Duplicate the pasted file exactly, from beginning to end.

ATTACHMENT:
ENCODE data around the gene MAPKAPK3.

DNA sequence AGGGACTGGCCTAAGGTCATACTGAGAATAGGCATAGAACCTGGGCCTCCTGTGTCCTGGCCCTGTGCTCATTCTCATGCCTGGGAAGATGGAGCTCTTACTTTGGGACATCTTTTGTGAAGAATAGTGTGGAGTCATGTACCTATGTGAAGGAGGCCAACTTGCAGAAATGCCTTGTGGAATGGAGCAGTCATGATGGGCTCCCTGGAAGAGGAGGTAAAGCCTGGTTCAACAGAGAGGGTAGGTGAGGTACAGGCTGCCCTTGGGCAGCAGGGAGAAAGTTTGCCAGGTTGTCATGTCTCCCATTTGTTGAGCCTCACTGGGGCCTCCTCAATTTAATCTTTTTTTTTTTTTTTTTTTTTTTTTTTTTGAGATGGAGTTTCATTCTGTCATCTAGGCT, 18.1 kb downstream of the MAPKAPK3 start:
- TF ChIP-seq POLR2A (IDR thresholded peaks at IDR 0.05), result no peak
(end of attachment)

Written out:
ENCODE data around the gene MAPKAPK3.

DNA sequence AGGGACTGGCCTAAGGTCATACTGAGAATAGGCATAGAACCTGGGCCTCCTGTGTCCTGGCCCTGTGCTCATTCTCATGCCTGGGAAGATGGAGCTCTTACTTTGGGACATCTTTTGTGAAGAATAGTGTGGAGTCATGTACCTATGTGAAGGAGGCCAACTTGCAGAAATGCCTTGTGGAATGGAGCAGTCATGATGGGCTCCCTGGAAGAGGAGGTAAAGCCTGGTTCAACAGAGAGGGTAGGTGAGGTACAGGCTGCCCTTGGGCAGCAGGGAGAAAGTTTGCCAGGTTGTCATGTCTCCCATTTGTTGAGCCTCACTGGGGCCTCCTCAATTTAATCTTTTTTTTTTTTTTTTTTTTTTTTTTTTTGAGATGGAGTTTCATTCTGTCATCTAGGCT, 18.1 kb downstream of the MAPKAPK3 start:
- TF ChIP-seq POLR2A (IDR thresholded peaks at IDR 0.05), result no peak